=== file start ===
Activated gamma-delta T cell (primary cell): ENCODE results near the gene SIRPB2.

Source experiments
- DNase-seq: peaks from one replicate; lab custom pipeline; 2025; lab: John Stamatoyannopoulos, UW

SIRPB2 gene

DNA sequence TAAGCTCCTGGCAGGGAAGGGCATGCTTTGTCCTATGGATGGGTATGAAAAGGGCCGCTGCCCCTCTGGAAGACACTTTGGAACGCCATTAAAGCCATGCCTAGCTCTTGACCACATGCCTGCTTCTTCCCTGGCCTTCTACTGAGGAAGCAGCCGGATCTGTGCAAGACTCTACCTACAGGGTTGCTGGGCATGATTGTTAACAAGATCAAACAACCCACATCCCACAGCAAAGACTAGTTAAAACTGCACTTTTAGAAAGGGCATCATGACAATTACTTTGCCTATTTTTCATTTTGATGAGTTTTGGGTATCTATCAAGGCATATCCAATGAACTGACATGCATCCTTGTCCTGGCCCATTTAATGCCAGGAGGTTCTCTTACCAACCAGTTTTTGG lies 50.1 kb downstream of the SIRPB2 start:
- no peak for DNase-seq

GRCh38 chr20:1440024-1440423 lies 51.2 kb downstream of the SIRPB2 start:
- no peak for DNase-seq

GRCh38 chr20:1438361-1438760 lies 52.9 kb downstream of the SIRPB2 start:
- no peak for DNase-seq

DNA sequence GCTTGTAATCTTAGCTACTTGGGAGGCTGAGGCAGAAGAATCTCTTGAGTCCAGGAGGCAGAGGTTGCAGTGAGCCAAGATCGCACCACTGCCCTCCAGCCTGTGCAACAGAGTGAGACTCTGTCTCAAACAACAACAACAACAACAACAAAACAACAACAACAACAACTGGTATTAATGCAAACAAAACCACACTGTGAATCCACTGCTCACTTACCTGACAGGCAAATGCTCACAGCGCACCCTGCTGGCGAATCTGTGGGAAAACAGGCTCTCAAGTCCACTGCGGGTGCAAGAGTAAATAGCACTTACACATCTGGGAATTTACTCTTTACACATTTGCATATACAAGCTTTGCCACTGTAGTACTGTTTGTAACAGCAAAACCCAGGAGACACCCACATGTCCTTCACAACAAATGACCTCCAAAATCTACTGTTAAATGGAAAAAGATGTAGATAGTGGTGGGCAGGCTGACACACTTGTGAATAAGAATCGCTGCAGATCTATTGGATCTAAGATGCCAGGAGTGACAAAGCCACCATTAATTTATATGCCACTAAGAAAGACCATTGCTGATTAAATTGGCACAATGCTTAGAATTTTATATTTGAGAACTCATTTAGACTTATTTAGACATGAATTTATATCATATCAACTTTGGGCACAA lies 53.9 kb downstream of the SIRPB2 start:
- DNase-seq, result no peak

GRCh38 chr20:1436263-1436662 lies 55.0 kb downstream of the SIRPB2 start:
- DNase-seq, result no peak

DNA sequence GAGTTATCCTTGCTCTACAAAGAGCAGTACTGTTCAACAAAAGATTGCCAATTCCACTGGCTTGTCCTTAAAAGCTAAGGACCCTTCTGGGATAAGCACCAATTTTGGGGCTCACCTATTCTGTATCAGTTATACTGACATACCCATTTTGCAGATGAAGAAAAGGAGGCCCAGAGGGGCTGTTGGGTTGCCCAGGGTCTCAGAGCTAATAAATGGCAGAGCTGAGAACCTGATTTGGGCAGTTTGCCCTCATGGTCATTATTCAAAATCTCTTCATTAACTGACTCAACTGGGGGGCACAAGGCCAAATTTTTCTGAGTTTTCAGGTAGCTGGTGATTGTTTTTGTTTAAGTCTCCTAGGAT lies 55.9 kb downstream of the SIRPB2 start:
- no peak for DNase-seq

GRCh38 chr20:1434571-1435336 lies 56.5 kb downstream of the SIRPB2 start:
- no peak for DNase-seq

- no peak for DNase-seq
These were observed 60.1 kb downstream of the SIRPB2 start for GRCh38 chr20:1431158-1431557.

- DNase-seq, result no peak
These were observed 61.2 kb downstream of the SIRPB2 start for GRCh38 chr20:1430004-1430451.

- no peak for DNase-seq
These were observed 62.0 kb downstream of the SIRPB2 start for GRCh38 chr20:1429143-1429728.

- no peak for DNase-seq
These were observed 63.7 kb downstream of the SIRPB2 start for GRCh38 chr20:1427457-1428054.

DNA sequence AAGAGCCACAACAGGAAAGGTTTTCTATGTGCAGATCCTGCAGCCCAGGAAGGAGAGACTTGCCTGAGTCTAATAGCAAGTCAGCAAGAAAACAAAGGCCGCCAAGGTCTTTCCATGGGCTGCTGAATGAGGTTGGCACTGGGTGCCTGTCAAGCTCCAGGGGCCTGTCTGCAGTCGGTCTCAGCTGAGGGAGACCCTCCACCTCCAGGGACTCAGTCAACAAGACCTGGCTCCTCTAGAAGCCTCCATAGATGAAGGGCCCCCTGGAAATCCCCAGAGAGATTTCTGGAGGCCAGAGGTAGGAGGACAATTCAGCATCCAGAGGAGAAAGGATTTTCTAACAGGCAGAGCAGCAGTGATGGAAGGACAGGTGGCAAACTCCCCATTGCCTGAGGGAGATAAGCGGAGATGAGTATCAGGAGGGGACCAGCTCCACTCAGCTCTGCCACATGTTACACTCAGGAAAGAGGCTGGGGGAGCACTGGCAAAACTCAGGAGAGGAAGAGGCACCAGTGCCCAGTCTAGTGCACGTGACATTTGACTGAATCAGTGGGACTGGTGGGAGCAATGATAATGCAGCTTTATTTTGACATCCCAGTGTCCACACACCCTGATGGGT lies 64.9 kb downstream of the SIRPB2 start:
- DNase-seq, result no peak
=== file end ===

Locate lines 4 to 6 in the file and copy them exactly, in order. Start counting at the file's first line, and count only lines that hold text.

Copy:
SIRPB2 gene

DNA sequence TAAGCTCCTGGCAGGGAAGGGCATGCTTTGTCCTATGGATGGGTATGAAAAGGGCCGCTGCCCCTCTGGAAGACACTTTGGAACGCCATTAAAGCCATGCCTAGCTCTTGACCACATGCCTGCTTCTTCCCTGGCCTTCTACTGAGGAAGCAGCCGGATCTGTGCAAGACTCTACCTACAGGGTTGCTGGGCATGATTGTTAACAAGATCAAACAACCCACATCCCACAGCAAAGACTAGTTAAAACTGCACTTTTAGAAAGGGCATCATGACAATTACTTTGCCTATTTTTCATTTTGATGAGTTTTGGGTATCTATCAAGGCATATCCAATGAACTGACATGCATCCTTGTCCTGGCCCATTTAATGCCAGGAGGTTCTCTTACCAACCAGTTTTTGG lies 50.1 kb downstream of the SIRPB2 start:
- no peak for DNase-seq